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Former Federal Health Officials On What Government Agencies Should Do For COVID-19

ARI SHAPIRO, HOST:

This week has been a tipping point in the spread of the coronavirus in the United States. The country has yet to see large numbers of people hospitalized or a high rate of casualties from COVID-19, the disease caused by the coronavirus, but daily life is being disrupted in nearly unprecedented ways.

AILSA CHANG, HOST:

Schools across the country are closing, pro sports leagues have canceled games, Disney theme parks are closed, and tens of thousands of people are working from home.

SHAPIRO: All of this is being driven by an effort to flatten the curve, to try and slow the spread of the disease. We're going to take some time now to look at the federal response so far with three guests. Margaret Hamburg was commissioner of the FDA in the Obama administration.

Welcome.

MARGARET HAMBURG: Thank you.

SHAPIRO: Beth Cameron served on the National Security Council's Pandemic Response Team. Good to have you here.

BETH CAMERON: Thank you.

SHAPIRO: And Mike Leavitt was Secretary of Health and Human Services in the George W. Bush administration, also governor of Utah, where he is now. Welcome.

MIKE LEAVITT: Thank you.

SHAPIRO: Let's jump to January. We started to see infections spreading in China. The city of Wuhan asked millions of people to self-quarantine. At that time, Margaret, what should the U.S. government have been doing?

HAMBURG: Well, it certainly should have started to mobilize. One initially could have hoped that it would remain localized, but even then, the U.S. government should have mobilized in order to try to help contain the virus and the infection it was causing where it was then because we know a disease anywhere can be in our backyard within, you know, 24-plus hours. And so we're interested in controlling disease where it starts as well as, of course, beginning preparations here.

SHAPIRO: So, Margaret, you're saying the government should have mobilized even when there were only cases in China. Mike, what did we see the government doing?

LEAVITT: Well, before I answer that, may I just level set with this? It's very difficult, I think, at any moment in time to talk about pandemics because anything that is said before it becomes clear that this is a virus with pandemic potential - it seems alarmist. After it begins to unfold, it turns, and everything that was done is inadequate. All of those on this - in this interview have been through processes where we have seen viruses that appeared to have pandemic potential, and we stood up on the balls of our feet to begin the planning exercise, to begin to form, to begin to put into place the assets that would be required. I don't know the extent to which that was done. There's a well-established pandemic plan that's been used across three administrations now. If they were following that protocol, all of those things would have occurred.

SHAPIRO: If they were following that protocol, would there have been enough tests for Americans by the time this disease arrived on U.S. soil?

LEAVITT: Well, I'm not in a position to evaluate the facts of what has occurred. It's clear that we have not had them as soon as we would like, and they've not been as well-coordinated as they should be. But, again, we also have a knowledge that any time you have a virus, you have to go through a process of establishing what the virus looks like. You then have to begin to invent the test. You have to test it and make certain it's effective. We could have done all of those things better, I am confident. I think that's always the case.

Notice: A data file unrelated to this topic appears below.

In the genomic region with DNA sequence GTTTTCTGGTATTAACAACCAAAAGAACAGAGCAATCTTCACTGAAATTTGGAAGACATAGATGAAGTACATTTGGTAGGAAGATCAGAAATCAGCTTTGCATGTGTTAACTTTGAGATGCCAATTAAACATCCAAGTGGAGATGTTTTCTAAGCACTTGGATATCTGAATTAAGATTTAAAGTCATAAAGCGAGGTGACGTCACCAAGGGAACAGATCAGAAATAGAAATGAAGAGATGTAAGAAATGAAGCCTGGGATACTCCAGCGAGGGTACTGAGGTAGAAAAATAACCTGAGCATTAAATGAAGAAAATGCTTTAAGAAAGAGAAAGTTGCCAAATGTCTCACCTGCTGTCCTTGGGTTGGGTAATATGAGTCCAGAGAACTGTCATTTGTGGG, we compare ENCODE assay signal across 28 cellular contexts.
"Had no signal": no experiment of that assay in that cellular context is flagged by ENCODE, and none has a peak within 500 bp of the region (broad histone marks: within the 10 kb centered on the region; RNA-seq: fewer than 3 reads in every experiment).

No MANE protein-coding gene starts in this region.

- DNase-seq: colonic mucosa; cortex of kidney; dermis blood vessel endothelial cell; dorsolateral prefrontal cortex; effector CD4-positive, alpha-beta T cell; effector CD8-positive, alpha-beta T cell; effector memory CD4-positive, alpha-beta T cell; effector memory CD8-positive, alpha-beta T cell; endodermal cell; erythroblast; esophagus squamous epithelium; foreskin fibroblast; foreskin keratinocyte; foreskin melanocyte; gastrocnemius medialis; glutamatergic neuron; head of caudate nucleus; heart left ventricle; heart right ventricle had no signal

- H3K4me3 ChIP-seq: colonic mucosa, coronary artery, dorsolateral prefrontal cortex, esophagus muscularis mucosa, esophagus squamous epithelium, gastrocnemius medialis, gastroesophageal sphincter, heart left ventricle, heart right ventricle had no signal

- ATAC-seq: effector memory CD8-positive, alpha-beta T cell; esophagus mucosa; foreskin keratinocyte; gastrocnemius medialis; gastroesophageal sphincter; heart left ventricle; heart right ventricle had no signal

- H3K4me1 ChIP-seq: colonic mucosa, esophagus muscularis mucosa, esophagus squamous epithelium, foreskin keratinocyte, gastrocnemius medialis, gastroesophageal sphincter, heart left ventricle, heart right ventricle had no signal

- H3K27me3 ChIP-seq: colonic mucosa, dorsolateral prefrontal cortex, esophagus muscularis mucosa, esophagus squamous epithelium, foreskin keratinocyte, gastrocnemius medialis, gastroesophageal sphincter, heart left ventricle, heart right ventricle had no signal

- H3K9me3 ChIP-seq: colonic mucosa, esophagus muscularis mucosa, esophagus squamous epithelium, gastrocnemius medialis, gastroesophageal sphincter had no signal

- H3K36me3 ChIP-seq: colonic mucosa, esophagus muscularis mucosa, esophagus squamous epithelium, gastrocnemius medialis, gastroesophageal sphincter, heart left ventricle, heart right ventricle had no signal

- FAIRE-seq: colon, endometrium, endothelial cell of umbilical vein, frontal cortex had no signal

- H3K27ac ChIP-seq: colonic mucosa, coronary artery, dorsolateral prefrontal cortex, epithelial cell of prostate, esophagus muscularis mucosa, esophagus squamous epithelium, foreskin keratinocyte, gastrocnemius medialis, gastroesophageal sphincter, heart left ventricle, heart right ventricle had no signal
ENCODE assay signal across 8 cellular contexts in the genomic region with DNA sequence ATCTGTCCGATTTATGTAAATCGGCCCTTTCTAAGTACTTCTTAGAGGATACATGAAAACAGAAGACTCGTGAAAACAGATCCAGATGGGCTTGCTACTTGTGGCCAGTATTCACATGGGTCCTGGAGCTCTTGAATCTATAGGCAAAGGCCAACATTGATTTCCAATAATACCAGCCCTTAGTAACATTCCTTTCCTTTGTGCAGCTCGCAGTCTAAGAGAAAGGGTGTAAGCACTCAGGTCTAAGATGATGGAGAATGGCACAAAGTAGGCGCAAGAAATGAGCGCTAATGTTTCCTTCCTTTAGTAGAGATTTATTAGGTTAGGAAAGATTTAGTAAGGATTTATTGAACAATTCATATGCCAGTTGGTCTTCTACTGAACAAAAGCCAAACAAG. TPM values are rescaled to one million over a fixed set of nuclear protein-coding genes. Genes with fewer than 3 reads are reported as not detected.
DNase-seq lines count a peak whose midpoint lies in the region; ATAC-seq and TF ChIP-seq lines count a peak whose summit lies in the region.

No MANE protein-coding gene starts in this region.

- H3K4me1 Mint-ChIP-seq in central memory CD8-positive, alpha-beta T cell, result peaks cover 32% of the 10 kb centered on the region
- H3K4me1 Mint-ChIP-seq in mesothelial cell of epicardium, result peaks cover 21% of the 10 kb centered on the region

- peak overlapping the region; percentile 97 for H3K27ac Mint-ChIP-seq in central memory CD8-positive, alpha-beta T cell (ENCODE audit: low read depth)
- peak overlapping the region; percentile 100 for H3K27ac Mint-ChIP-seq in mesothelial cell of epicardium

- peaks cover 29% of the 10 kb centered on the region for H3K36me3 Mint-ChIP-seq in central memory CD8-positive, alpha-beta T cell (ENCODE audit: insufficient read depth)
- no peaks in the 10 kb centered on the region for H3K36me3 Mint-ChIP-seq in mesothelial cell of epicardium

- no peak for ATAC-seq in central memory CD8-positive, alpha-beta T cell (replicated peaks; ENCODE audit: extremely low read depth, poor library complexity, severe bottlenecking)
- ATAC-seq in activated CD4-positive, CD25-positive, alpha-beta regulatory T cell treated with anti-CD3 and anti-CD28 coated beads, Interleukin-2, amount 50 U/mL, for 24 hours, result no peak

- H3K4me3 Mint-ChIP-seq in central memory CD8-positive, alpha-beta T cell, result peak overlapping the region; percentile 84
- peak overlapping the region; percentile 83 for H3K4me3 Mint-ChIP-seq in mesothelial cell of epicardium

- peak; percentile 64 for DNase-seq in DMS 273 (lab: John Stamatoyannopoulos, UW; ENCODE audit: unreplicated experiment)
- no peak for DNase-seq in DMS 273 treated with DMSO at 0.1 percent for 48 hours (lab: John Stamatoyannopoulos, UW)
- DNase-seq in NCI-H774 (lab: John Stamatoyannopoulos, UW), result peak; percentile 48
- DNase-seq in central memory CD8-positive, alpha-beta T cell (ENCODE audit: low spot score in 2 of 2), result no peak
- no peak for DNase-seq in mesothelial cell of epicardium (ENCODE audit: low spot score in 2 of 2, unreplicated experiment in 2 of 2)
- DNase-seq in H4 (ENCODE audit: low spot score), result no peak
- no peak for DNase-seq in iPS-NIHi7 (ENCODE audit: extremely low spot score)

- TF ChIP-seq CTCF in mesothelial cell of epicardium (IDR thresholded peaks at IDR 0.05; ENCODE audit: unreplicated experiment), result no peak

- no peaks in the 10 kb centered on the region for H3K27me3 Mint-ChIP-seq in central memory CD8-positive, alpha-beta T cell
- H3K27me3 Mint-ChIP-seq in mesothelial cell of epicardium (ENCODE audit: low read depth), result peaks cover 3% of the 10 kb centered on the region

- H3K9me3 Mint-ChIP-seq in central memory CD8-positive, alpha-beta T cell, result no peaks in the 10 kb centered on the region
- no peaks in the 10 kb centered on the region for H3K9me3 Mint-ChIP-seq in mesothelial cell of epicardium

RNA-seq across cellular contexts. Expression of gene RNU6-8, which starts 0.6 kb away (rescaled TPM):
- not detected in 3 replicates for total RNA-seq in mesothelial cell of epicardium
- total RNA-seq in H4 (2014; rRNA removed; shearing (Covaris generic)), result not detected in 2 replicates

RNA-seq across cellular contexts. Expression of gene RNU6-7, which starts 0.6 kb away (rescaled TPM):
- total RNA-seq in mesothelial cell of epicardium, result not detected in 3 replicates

SHAPIRO: The shortcoming seems indisputable. The question is, whose fault is that, not to put too fine a point on it?

CAMERON: Well, I think I was also really disturbed not by the fact that this is a challenging disease. I, too, agree with Gov. Leavitt that it's very hard to see where you are in the middle of a crisis as it's unfolding. But I think the U.S. government is generally very strong at developing rapid diagnostic tests. We did this in Ebola. We did this in Zika. We did it for H1N1. We are good at this. And so the thing that really surprised me is when we failed, when we were not able to develop the test as quickly as we thought that we could or that we usually do - that we didn't have a backup plan. And so I lay that squarely at the feet of leadership. That's a failure to ask the right question about - what else could we be doing to have a test while we're making our own?

SHAPIRO: Has there been a moment in the last couple of weeks or months when you have said to yourself, I wish they would just do X? What is that X?

HAMBURG: Well, for me, one of the things is what we're starting to see now, which is have a whole-of-government approach, really define leadership and hold people accountable for progress towards critical needs. This is not something where there's a simple fix, and it involves coordinating many, many different components of government, working with the private sector and with other stakeholders. And we really haven't seen the kind of coordinated, comprehensive effort that's necessary to be effective.

SHAPIRO: Let's talk about President Trump's description of this epidemic because up until his Oval Office address this week, he pretty consistently minimized the threat of this disease. These are just a few of his remarks over the last month.

(SOUNDBITE OF MONTAGE)

PRESIDENT DONALD TRUMP: Because of all we've done, the risk to the American people remains very low.

One day, it's like a miracle. It will disappear.

You know, a lot of people think that goes away in April with the heat.

Get better just by, you know, sitting around and even going to work.

People die from the flu, and this is very unusual. And it is a little bit different. But in some ways, it's easier, and in some ways, it's a little bit tougher.

And this is their new hoax.

SHAPIRO: That last bit of tape there - the president calling coronavirus a democratic hoax during a rally in South Carolina. What's the effect of those kinds of statements?